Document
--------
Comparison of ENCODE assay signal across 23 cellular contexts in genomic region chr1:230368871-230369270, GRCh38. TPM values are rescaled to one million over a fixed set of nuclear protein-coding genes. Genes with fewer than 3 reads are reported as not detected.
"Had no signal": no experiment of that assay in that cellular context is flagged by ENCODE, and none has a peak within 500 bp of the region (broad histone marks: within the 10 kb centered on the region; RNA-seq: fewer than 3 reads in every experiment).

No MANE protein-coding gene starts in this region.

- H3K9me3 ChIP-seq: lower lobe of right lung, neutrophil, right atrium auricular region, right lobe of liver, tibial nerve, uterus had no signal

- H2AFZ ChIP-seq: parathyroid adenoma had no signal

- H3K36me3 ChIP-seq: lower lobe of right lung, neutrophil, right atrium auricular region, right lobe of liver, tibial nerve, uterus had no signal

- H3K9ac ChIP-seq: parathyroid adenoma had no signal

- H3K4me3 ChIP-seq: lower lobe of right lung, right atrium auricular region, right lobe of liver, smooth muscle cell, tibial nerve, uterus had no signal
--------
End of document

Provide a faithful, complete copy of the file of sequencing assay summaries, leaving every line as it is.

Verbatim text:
Comparison of ENCODE assay signal across 23 cellular contexts in genomic region chr1:230368871-230369270, GRCh38. TPM values are rescaled to one million over a fixed set of nuclear protein-coding genes. Genes with fewer than 3 reads are reported as not detected.
"Had no signal": no experiment of that assay in that cellular context is flagged by ENCODE, and none has a peak within 500 bp of the region (broad histone marks: within the 10 kb centered on the region; RNA-seq: fewer than 3 reads in every experiment).

No MANE protein-coding gene starts in this region.

- H3K9me3 ChIP-seq: lower lobe of right lung, neutrophil, right atrium auricular region, right lobe of liver, tibial nerve, uterus had no signal

- H2AFZ ChIP-seq: parathyroid adenoma had no signal

- H3K36me3 ChIP-seq: lower lobe of right lung, neutrophil, right atrium auricular region, right lobe of liver, tibial nerve, uterus had no signal

- H3K9ac ChIP-seq: parathyroid adenoma had no signal

- H3K4me3 ChIP-seq: lower lobe of right lung, right atrium auricular region, right lobe of liver, smooth muscle cell, tibial nerve, uterus had no signal